Then, Nadia Bernaz referred to the question of intersectionality and interdisciplinary approaches, and how human rights due diligence can accommodate different right holders. She explained how an intersectional approach is relevant to identify multiple factors of discrimination, see clearly how women can be affected differently in different contexts, and discuss the fact that we need to be more inclusive in policy-making processes, including the context of Portugal developing its National Action Plan on Business and Human Rights. In her view, the concept of human rights due diligence can accommodate different right holders, which can start by changing the way the problem is being framed, that is, by identifying potential issues and designing strategies to address them. According to Nadia, it is necessary to use a gender perspective from the beginning and not only when discussing remedies, which would in turn enable a different approach towards human rights due diligence.

After the discussion on human rights due diligence, intersectionality and the domestic burden put on women, Erika George spoke about the role of women activists in enhancing business culture and on the indicators that provide important information on gender equality. Although women in C-suite positions have been at the centre of the discussions about gender equality, she pointed out how women’s rights and women’s labour activists paved the way for our modern discussions on gender equality and its interconnectivity to business and human rights. Frances Perkins, Dolores Huerta, Velma Hopkins, Grace Lee Boggs, Rebecca MacKinnon and Sheryl Sandberg are examples of women activists who have contributed to helping women climb up the corporate ladder, and demanding respect for their rights and access to remedy. In relation to the indicators that give us information on gender equality, Erika proposed a holistic balanced and integrated approach to clearly identify gaps.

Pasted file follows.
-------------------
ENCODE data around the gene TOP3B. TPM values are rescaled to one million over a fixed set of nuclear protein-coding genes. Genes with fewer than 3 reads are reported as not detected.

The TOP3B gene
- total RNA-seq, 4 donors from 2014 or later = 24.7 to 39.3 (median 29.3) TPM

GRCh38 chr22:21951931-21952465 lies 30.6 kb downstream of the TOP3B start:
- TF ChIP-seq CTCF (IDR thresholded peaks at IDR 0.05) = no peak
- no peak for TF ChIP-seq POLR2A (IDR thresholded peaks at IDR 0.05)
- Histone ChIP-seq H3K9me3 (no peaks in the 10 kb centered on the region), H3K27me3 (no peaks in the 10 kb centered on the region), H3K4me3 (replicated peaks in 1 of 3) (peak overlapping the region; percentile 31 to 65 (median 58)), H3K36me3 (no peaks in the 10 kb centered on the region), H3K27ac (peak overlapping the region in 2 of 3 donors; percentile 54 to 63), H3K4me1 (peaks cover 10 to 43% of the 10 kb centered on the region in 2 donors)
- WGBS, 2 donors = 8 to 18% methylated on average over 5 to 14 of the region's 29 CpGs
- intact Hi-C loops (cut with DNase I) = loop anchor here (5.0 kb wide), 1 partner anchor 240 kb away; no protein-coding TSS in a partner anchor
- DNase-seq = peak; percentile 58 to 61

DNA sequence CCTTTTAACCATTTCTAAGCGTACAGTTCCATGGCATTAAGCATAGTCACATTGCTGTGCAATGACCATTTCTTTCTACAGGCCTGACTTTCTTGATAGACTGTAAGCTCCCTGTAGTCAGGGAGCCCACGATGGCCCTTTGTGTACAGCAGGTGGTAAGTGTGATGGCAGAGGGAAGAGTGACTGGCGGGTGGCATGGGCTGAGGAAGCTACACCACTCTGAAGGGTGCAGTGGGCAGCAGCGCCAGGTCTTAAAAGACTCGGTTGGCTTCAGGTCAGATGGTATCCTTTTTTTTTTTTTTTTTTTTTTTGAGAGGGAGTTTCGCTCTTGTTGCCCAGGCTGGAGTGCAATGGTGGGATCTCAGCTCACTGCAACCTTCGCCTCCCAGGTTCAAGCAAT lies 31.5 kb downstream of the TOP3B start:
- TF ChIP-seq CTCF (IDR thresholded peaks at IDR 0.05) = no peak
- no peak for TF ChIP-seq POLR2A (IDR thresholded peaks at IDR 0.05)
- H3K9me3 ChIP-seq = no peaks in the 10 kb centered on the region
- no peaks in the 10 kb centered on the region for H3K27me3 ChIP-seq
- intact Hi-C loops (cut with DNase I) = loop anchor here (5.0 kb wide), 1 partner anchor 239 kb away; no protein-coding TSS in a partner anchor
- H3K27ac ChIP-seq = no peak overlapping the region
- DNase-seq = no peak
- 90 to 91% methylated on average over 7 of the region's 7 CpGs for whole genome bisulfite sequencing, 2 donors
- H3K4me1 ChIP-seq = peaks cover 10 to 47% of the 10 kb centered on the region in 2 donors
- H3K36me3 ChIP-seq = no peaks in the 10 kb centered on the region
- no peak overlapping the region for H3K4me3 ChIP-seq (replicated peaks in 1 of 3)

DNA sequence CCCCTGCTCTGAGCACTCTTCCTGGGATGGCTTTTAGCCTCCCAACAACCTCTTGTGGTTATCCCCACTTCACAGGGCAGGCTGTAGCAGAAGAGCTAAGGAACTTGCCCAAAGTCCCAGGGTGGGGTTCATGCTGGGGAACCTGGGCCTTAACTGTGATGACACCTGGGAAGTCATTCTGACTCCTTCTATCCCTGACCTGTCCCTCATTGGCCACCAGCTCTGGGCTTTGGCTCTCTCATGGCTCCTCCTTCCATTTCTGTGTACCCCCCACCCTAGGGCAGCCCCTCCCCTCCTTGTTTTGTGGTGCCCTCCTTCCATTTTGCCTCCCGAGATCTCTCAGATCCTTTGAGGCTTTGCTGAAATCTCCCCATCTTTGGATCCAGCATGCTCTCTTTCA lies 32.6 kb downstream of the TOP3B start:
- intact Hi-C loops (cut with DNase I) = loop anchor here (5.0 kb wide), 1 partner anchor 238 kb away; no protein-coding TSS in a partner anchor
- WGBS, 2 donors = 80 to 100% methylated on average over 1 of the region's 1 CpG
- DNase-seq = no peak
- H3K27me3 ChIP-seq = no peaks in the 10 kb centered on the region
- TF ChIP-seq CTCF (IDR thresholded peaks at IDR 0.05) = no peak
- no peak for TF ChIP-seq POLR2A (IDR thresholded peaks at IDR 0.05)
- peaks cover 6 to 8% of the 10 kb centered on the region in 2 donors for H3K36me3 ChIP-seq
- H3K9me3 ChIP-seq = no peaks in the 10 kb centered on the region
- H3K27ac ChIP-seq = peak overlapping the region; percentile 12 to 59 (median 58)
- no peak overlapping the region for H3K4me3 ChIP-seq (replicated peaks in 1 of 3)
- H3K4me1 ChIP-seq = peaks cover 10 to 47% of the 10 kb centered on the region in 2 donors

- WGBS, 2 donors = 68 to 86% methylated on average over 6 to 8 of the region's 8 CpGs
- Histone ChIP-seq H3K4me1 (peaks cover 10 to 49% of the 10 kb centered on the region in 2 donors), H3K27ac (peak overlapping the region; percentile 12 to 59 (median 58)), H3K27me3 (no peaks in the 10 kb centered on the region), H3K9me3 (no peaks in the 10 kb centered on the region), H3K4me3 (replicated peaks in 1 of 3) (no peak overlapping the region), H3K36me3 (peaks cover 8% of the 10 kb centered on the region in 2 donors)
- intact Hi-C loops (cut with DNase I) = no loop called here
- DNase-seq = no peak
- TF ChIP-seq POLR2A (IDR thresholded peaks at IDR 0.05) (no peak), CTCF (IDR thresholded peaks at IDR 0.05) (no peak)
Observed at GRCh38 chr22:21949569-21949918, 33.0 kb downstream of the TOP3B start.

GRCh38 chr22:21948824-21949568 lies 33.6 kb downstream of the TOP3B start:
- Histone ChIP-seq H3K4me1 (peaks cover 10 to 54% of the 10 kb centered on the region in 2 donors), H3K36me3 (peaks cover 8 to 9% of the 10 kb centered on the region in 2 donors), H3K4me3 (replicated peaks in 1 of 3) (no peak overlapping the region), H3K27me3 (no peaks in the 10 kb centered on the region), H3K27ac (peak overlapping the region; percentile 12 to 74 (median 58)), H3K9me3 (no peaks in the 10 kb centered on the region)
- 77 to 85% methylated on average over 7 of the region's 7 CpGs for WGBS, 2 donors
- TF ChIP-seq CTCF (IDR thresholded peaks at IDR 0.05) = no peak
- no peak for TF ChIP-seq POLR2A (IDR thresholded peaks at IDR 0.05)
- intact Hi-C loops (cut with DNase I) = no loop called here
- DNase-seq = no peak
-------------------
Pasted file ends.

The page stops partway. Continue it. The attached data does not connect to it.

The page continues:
Harpreet Kaur tackled the question of including equality in the governmental agendas and on how providing practical guidance to companies can help shift the paradigm. As to the first issue, Harpreet considered what Governments should not be doing and this is taking a mere tick-box exercise. Secondly, she emphasized that women cannot be considered a homogenous group, and, therefore, when developing a National Action Plan (NAP), Governments should acknowledge the different realities of different women in law and policy instruments. Going further into the NAP developing processes, Harpreet mentioned that one key aspect would be to make sure inter-ministerial committees have adequate representation of women and bring gender experts. Another important element is to consider gender disaggregated data in their assessment processes. With regard to practical guidance to companies, she discussed the tools available that can be used by companies to be better equipped to tackle gender and human rights related issues.

Finally, Olena Uvarova spoke about the power and influence companies can have on pushing for positive changes in local contexts.  In particular, she highlighted how important was to have businesses on the side of gender equality in societies that have had a paternalistic regulation for a long time. The role in the construction of a more equal society also represents the adoption of a different understanding of the social contract. In this sense, she mentioned the necessity to adapt general tools and standards to the local context, and referred to the example of private companies in Ukraine which have not been considered as actors of social life in its recent past. As Olena argued, one important element for companies is to go beyond the formal compliance with the law and recognize the situations that increase the vulnerability of women and other groups.

 

Suggested citation: D. Djabula, ‘Concluding Remarks on Corporate Due Diligence and Gender Equality’, Nova Centre on Business, Human Rights and the Environment Blog, 22nd November 2021.